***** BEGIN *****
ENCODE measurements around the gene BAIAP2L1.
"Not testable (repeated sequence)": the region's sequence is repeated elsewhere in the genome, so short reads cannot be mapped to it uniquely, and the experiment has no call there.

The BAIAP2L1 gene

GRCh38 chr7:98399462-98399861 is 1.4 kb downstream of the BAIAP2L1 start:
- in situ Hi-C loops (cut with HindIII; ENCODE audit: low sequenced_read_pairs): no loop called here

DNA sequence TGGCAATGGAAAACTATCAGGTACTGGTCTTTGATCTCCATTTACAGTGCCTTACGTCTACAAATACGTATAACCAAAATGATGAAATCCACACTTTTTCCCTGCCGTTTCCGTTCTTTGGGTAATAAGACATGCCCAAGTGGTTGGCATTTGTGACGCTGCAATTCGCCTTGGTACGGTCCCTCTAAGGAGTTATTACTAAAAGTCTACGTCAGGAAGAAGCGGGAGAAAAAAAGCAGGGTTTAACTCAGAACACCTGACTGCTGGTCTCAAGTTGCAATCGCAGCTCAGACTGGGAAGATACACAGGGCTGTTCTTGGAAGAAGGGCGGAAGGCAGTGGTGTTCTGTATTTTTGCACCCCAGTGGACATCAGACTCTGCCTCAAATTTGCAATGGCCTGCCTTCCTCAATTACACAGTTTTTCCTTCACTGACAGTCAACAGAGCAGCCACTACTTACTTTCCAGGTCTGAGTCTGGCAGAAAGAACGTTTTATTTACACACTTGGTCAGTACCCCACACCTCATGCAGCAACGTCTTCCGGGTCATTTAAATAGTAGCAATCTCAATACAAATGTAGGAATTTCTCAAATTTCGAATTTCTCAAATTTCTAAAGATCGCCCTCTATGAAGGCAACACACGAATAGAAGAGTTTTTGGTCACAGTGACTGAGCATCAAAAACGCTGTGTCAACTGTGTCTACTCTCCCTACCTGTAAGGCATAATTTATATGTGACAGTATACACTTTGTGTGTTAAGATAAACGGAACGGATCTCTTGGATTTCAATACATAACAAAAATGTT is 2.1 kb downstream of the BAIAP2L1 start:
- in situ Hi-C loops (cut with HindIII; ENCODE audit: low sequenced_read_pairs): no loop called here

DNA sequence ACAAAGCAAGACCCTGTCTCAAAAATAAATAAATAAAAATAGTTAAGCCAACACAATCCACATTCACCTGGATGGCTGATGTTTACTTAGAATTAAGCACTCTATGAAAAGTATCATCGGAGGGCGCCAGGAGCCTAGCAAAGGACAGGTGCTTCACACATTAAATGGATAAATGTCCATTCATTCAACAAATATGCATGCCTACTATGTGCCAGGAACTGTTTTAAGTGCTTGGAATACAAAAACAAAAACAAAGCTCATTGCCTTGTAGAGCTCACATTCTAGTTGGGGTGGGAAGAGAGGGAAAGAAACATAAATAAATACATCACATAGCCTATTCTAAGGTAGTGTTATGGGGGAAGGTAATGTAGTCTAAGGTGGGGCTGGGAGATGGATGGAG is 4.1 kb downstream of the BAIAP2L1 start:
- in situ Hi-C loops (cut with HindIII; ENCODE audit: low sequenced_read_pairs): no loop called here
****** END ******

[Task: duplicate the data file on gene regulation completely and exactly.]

ENCODE measurements around the gene BAIAP2L1.
"Not testable (repeated sequence)": the region's sequence is repeated elsewhere in the genome, so short reads cannot be mapped to it uniquely, and the experiment has no call there.

The BAIAP2L1 gene

GRCh38 chr7:98399462-98399861 is 1.4 kb downstream of the BAIAP2L1 start:
- in situ Hi-C loops (cut with HindIII; ENCODE audit: low sequenced_read_pairs): no loop called here

DNA sequence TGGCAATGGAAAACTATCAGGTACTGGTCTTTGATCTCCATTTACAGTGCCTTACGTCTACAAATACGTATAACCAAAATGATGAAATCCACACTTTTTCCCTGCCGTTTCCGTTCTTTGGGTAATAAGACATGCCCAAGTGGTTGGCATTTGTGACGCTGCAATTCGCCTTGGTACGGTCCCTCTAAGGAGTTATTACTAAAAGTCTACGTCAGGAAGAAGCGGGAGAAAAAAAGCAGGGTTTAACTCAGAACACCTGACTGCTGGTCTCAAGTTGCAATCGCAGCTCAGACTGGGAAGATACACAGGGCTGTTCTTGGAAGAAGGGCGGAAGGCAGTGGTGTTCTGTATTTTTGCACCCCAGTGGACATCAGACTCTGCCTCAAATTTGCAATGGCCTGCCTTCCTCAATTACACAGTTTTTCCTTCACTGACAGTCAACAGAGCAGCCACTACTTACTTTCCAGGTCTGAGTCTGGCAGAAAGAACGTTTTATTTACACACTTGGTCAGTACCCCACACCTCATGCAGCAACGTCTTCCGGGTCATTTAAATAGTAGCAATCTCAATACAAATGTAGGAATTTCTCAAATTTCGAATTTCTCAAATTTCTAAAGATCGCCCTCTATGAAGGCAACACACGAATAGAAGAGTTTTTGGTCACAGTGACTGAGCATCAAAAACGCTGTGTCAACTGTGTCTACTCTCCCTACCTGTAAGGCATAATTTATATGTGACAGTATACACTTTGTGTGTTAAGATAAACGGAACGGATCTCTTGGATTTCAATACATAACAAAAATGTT is 2.1 kb downstream of the BAIAP2L1 start:
- in situ Hi-C loops (cut with HindIII; ENCODE audit: low sequenced_read_pairs): no loop called here

DNA sequence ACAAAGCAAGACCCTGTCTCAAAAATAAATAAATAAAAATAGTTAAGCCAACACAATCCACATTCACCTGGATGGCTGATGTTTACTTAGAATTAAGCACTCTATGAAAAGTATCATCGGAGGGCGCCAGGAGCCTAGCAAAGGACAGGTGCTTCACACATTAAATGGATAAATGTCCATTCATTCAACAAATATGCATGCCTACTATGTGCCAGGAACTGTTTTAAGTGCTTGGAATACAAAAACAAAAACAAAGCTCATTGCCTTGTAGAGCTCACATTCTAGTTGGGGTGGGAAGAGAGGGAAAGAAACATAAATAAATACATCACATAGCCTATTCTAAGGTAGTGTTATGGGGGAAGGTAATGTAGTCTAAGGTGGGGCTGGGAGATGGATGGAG is 4.1 kb downstream of the BAIAP2L1 start:
- in situ Hi-C loops (cut with HindIII; ENCODE audit: low sequenced_read_pairs): no loop called here